‘Faramir!’ shouted Boromir. ‘I thought you were going to let me go without a word of goodbye!’
Faramir shook his head and laughed
‘Father ordered me to supervise the weapons-take’ he said in a resigned voice. Boromir frowned.
‘What weapons-take?’ he asked. Faramir replied;
‘I am sent to Ithilien, with the Rangers.’
‘Ithilien!’ said Boromir in surprise. He knew of the secret war Faramir waged in that fair country, hiding out for weeks at a time in the woods and caves. A war of great danger and little honour. Faramir saw his look and said with a wry smile;.
‘It is not so bad, Boromir. At least I am free in Ithilien, and a long way from father. I will be safe enough; you know they call me The Fox…..’

But Boromir did not look reassured. It was not his idea of warfare… to change the subject Faramir said;
‘What is the matter with Cianda?’

Boromir went to reply, then remembered his esquire Fionn was still holding the horse’s head. Fionn’s name meant Fair, and indeed everything about the young boy was pale, except his large grey eyes, which were fixed on Boromir. When every lad who could bear arms had been sent to defend the city, Fionn had been too sickly to fight or stand long watches. Instead he had been chosen to be esquire to the Steward’s son and tend to his weapons and clothes, as was the tradition in Gondor. To be given any honorable charge, however small, made him pitifully grateful..

Boromir dismounted and handed the reins to Fionn and said;
‘Walk him round for a little while, lad, I will leave presently…..’

As the boy led the horse into the stable yard Boromir took Faramir’s arm and they walked out under the arch of the courtyard. Faramir asked again;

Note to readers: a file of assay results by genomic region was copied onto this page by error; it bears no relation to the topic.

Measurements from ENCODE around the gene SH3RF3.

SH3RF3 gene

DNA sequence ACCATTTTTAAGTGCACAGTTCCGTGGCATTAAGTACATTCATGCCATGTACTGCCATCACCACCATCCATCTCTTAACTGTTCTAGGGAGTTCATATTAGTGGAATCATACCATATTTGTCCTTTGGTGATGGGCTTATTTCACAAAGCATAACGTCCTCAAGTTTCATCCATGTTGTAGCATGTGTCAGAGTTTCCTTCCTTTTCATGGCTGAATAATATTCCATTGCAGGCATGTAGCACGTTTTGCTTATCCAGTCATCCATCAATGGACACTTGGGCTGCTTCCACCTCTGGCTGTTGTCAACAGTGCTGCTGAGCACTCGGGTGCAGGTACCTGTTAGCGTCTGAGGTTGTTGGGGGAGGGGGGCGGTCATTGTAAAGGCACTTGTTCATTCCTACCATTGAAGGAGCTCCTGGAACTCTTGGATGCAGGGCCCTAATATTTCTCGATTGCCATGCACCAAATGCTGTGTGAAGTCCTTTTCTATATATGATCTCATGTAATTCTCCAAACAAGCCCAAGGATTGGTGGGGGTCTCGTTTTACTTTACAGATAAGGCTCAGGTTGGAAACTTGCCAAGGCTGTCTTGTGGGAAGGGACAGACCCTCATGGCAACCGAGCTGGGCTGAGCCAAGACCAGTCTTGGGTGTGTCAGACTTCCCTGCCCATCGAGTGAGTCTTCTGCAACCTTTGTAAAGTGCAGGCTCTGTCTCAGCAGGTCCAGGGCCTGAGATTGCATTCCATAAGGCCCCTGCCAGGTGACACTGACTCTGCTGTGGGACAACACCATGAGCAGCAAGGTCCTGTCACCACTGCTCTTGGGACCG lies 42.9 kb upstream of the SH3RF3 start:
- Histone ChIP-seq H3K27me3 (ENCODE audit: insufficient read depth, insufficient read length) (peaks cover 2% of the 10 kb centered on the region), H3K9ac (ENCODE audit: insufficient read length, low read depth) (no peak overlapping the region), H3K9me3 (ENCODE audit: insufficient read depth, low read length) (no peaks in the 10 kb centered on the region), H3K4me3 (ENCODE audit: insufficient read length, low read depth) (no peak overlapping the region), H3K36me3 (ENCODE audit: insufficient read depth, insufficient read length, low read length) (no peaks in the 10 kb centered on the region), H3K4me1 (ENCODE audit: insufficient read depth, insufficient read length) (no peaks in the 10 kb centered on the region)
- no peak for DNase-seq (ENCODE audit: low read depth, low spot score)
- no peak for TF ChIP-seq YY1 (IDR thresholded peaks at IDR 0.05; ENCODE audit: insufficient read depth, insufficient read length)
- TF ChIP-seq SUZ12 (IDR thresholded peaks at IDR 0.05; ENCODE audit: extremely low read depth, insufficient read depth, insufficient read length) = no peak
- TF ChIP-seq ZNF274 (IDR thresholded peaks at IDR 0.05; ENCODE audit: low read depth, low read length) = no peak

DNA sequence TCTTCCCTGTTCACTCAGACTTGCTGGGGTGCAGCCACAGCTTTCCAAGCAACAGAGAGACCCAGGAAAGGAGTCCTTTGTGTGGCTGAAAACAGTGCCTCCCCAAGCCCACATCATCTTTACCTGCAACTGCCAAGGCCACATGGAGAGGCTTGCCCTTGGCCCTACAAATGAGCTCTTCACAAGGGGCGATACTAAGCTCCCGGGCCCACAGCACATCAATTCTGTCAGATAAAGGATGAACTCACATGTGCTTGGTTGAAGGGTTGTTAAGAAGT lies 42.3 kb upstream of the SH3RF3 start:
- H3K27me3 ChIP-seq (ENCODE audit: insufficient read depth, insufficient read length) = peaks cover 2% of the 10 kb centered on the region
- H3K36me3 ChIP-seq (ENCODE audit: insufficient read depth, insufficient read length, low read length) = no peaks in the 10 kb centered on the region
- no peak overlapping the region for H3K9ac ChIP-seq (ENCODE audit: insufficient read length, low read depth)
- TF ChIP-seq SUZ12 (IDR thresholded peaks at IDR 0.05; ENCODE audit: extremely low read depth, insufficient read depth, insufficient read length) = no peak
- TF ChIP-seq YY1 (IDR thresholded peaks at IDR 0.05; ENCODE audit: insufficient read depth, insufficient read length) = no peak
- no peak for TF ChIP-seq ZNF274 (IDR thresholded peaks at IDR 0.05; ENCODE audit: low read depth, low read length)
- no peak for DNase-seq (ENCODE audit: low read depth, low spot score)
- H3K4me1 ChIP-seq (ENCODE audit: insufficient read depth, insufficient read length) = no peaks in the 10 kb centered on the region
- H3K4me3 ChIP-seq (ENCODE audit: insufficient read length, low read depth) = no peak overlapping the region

‘What is the matter with Cianda?’
‘He says I should not go to Rivendell. He has had some premonition…’ said Boromir with a wry smile. Faramir started, but Boromir went on;
‘The truth is he wants to come with me, and he is angry that I will not permit it…’
‘Perhaps you should listen to him’ said Faramir ‘He is a southerner, from Ithilien. They have a sixth sense there….he always seemed to know when orcs were about to attack…’
‘Dreams! Premonitions!’ exclaimed Boromir. ‘Will I ever hear the end of all this foolery. Ever since you had that dream about the Sword that was broken, and Imladris….’
‘And you had it too, didn’t you, Boromir?’ asked Faramir quickly. Boromir coloured but nodded and answered impatiently
‘Yes, yes, I had the dream….’

But Faramir was not convinced. He put a hand on Boromir’s arm and said;
’Boromir, tell me the truth; you did have the dream?’
‘Yes, I had the dream’ replied his brother, then added. ‘What does it matter, as long as one of us goes, as long as one of us seizes this thing that is in Rivendell, whatever it is….’
‘It does matter, Boromir.’ said Faramir and his voice was so quiet it was hard to hear him above the clatter of horses and men in the stable yard. Boromir looked at him uncertainly. Faramir said in a low, hoarse voice;
‘It doesn’t matter if you go in my stead; but it does matter if you die in my stead….’

For a moment even Boromir grew pale. Guards were passing them on their way to the gates so he took hold of his younger brother, none too gently, and pulled him after him into a doorway. Faramir let himself be dragged along, feeling Boromir’s fingers dig into his shoulder but not protesting. When they were alone Boromir hissed;
‘That is a poor jest, Faramir…’

Faramir looked up at his taller brother and said;
‘It is no jest, brother….’
‘Then what do you mean by it?’ demanded Boromir. Faramir stammered;
‘A long time ago, I had a dream…’
‘Oh gods, not another dream!’ cried Boromir, running his hand through his hair in exasperation. But Faramir shook his head and said;
‘Listen, Boromir. This was long ago, years ago. Remember when you rescued me from the orcs? For two days I lay in a fever, and that last night, I had a dream….’

Boromir dropped his hand. He remembered bringing Faramir home, dying as they had thought him. He remembered sitting up, night after night, as his brother lay wandering in a fever. He said;
‘What was this dream?’